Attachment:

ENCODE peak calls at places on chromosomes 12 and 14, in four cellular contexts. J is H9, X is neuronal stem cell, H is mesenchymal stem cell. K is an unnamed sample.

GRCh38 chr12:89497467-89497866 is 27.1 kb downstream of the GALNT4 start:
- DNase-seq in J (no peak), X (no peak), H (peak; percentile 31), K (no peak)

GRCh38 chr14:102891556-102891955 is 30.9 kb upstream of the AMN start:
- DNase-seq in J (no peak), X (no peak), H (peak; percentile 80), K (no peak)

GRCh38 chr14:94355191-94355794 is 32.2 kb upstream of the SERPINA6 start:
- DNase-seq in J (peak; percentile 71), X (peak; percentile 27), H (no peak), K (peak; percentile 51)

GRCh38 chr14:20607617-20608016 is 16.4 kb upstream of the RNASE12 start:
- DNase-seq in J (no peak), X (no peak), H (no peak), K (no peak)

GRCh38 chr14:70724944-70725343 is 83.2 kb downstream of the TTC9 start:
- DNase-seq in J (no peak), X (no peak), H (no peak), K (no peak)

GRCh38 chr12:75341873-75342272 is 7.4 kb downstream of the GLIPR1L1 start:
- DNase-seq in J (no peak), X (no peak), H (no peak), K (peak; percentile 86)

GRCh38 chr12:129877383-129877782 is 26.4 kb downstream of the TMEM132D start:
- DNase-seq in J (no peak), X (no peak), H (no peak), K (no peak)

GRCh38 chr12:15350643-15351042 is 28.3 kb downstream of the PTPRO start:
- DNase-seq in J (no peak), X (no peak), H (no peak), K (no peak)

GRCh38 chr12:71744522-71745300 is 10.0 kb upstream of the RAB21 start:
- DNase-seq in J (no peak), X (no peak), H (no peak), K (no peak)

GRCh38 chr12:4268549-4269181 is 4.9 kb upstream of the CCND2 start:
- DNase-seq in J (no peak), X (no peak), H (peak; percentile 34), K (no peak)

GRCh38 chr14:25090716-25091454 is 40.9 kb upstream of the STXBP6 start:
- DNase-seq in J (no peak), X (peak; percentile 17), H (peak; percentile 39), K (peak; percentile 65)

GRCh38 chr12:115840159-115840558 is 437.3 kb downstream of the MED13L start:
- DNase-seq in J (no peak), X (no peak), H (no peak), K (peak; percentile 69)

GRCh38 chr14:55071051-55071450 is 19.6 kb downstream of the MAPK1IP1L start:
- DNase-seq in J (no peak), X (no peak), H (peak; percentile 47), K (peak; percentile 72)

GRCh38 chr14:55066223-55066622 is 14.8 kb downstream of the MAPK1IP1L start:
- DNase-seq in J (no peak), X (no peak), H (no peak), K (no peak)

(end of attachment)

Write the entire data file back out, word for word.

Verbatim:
ENCODE peak calls at places on chromosomes 12 and 14, in four cellular contexts. J is H9, X is neuronal stem cell, H is mesenchymal stem cell. K is an unnamed sample.

GRCh38 chr12:89497467-89497866 is 27.1 kb downstream of the GALNT4 start:
- DNase-seq in J (no peak), X (no peak), H (peak; percentile 31), K (no peak)

GRCh38 chr14:102891556-102891955 is 30.9 kb upstream of the AMN start:
- DNase-seq in J (no peak), X (no peak), H (peak; percentile 80), K (no peak)

GRCh38 chr14:94355191-94355794 is 32.2 kb upstream of the SERPINA6 start:
- DNase-seq in J (peak; percentile 71), X (peak; percentile 27), H (no peak), K (peak; percentile 51)

GRCh38 chr14:20607617-20608016 is 16.4 kb upstream of the RNASE12 start:
- DNase-seq in J (no peak), X (no peak), H (no peak), K (no peak)

GRCh38 chr14:70724944-70725343 is 83.2 kb downstream of the TTC9 start:
- DNase-seq in J (no peak), X (no peak), H (no peak), K (no peak)

GRCh38 chr12:75341873-75342272 is 7.4 kb downstream of the GLIPR1L1 start:
- DNase-seq in J (no peak), X (no peak), H (no peak), K (peak; percentile 86)

GRCh38 chr12:129877383-129877782 is 26.4 kb downstream of the TMEM132D start:
- DNase-seq in J (no peak), X (no peak), H (no peak), K (no peak)

GRCh38 chr12:15350643-15351042 is 28.3 kb downstream of the PTPRO start:
- DNase-seq in J (no peak), X (no peak), H (no peak), K (no peak)

GRCh38 chr12:71744522-71745300 is 10.0 kb upstream of the RAB21 start:
- DNase-seq in J (no peak), X (no peak), H (no peak), K (no peak)

GRCh38 chr12:4268549-4269181 is 4.9 kb upstream of the CCND2 start:
- DNase-seq in J (no peak), X (no peak), H (peak; percentile 34), K (no peak)

GRCh38 chr14:25090716-25091454 is 40.9 kb upstream of the STXBP6 start:
- DNase-seq in J (no peak), X (peak; percentile 17), H (peak; percentile 39), K (peak; percentile 65)

GRCh38 chr12:115840159-115840558 is 437.3 kb downstream of the MED13L start:
- DNase-seq in J (no peak), X (no peak), H (no peak), K (peak; percentile 69)

GRCh38 chr14:55071051-55071450 is 19.6 kb downstream of the MAPK1IP1L start:
- DNase-seq in J (no peak), X (no peak), H (peak; percentile 47), K (peak; percentile 72)

GRCh38 chr14:55066223-55066622 is 14.8 kb downstream of the MAPK1IP1L start:
- DNase-seq in J (no peak), X (no peak), H (no peak), K (no peak)